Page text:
The problem for the luxury-brand companies is multifold. First, and directly, someone who buys a fake Tiffany item on eBay is someone who is not likely to buy the same or a similar item from Tiffany itself, thus denying the company direct revenues. Second, brands are notoriously ephemeral assets. Tiffany's is worth billions, based upon a century's worth of care and cultivation. Each piece of counterfeit Tiffany product on the street dilutes that brand just a little bit. I'll give you an example. Tiffany never discounts its items. If they don't sell, Tiffany would rather eat the costs than cheapen its brand by blowing out inventory by holding sales. While Tiffany's short-term results certainly suffer as a result, over the long term, such actions have been central in creating an environment where Tiffany can charge premium prices for all of its wares.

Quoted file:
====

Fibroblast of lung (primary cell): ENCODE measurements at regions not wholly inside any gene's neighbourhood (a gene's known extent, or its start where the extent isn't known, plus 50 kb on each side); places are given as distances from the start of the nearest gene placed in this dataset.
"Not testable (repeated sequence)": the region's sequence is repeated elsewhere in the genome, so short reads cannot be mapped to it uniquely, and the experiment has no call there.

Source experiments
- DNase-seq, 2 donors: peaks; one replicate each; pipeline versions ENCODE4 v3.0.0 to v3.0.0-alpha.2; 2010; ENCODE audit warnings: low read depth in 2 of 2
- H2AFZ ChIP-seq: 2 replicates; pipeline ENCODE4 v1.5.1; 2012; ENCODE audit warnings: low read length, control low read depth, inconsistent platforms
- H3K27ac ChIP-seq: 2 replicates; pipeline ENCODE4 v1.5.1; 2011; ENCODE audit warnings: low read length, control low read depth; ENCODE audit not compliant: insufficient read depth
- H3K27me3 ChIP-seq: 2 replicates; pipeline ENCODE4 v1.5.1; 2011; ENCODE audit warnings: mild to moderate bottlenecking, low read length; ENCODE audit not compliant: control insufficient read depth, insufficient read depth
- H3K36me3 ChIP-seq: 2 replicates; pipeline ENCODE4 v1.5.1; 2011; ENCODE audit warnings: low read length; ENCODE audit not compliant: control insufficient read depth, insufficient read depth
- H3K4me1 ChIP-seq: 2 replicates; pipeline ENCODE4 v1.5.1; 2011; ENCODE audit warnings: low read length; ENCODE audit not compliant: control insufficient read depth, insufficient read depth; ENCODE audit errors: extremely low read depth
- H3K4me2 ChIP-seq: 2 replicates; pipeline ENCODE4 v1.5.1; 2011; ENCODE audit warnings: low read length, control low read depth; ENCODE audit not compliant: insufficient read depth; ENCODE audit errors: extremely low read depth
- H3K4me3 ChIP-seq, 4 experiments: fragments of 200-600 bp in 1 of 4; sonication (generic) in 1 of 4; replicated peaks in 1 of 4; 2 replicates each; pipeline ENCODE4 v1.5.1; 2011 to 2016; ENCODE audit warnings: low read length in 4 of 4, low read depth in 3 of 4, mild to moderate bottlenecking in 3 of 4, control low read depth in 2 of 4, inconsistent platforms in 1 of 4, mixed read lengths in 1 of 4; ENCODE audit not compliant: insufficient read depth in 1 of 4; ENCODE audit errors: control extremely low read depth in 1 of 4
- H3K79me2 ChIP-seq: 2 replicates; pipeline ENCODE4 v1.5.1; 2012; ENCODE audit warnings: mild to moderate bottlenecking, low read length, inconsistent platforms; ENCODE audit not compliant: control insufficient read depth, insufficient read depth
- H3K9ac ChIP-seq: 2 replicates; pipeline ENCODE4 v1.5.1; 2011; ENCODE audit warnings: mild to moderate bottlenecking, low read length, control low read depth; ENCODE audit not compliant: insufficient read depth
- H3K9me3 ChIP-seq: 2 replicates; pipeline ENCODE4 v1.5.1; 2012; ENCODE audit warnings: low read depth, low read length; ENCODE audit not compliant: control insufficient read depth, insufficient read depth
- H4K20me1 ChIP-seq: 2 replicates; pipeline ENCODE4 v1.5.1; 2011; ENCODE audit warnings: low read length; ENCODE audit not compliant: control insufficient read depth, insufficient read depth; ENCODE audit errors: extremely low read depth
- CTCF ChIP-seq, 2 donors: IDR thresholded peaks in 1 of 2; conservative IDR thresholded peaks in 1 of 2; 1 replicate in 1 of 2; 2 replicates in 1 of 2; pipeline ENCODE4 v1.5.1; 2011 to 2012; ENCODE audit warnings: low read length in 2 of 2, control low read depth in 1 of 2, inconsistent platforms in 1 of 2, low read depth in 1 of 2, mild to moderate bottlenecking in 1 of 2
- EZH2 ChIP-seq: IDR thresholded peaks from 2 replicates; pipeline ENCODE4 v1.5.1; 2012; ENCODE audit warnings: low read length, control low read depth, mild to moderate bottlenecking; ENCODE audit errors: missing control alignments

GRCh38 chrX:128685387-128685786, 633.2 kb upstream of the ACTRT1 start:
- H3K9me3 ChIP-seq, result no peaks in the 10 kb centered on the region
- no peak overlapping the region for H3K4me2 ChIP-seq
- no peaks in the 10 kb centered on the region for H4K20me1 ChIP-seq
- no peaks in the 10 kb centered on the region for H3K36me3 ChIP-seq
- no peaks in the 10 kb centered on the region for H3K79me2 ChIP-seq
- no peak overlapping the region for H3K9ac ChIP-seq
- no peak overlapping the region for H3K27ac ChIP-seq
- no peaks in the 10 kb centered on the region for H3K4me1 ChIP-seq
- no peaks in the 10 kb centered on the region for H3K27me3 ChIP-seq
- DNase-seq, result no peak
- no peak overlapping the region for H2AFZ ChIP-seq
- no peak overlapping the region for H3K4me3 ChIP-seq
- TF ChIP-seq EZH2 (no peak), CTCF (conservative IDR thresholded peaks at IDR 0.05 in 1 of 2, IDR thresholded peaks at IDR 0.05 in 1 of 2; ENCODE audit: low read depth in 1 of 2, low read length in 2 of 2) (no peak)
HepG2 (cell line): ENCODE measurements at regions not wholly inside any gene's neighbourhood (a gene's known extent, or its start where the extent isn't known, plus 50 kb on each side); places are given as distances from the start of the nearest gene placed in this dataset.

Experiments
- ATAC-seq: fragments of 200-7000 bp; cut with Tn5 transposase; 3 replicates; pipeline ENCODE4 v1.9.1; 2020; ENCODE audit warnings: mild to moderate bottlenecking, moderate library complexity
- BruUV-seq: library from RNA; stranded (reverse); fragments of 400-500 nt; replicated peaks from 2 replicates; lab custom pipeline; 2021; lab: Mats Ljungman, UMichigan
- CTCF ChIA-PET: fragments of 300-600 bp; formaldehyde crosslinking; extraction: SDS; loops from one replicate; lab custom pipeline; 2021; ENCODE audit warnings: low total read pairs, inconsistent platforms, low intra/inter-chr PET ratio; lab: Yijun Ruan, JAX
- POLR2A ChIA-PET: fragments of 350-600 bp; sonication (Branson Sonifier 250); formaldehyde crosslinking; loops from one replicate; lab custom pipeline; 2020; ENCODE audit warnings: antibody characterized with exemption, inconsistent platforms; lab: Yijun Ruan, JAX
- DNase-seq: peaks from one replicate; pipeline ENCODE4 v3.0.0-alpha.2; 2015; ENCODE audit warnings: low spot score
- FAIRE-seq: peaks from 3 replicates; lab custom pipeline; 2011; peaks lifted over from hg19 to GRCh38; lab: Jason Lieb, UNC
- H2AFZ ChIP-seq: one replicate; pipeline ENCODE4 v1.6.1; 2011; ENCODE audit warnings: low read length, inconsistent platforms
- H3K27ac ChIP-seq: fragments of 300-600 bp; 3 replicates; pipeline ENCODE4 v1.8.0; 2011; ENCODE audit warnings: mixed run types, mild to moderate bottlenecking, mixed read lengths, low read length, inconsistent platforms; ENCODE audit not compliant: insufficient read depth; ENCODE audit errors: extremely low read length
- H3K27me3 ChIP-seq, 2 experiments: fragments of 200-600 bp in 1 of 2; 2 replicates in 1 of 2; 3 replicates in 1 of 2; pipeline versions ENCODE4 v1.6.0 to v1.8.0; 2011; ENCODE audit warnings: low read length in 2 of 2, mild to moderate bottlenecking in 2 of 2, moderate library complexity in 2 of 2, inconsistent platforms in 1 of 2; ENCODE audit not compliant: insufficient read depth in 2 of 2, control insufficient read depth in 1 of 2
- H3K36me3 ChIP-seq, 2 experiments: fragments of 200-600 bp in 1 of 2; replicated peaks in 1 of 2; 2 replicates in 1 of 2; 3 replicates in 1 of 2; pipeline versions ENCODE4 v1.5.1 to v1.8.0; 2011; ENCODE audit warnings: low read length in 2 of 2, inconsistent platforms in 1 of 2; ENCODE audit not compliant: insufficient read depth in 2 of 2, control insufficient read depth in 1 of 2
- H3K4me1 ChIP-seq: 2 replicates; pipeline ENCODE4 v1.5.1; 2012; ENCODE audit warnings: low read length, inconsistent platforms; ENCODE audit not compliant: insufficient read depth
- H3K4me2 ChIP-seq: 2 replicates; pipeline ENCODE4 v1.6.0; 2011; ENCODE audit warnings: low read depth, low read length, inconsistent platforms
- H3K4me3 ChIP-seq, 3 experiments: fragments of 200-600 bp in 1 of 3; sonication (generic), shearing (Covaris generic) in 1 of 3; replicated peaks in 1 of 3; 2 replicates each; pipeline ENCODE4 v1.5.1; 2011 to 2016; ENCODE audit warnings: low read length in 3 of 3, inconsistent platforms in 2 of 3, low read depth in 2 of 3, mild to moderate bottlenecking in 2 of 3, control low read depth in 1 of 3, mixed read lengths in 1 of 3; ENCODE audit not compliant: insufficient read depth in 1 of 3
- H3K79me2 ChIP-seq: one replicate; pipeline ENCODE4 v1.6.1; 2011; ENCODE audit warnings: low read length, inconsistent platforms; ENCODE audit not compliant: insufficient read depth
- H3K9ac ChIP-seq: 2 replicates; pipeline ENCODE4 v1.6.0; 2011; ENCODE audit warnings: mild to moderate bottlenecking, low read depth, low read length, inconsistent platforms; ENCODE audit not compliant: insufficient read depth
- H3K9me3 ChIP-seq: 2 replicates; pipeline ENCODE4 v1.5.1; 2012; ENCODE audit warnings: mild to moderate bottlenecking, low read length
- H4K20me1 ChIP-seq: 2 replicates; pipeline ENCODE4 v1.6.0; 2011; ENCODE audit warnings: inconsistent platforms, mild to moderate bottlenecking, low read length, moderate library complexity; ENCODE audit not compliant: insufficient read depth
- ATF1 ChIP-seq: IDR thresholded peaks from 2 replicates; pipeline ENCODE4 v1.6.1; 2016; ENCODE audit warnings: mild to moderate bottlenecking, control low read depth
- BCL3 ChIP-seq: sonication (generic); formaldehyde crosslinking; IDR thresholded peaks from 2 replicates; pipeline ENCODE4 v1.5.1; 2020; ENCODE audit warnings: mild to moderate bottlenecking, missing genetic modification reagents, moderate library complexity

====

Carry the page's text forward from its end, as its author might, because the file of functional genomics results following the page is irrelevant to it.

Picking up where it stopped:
Caveat trademark owner
Two parts of the Tiffany suit against eBay claim that its actions and failures to act against counterfeiters constitute a dilution of its brand, and that eBay has profited from sales of fake items, and has further advertised Tiffany goods knowing that its listed auctions were rife with counterfeits.

One of the ways that eBay attracts people interested in certain goods is by paying search companies like Google and Yahoo! (NASDAQ:YHOO) to provide links to its site based upon search topics. Type in "Tiffany" on Google, for example, and one or more sponsored links to eBay offering "new and used Tiffany for sale" or the like pops up in the sponsored (i.e., paid) link queue on the right side of the page. Click on the link, and it takes you to an eBay page listing all of the relevant "Tiffany" auctions. Tiffany claims that such actions by eBay constitute the suggestion that the goods offered are genuine Tiffany articles, even though eBay has been fully aware for some time that there is a substantial number of products being listed at any point that are not genuine. According to both companies, eBay has removed more than 19,000 auctions that Tiffany had identified as offering counterfeit goods.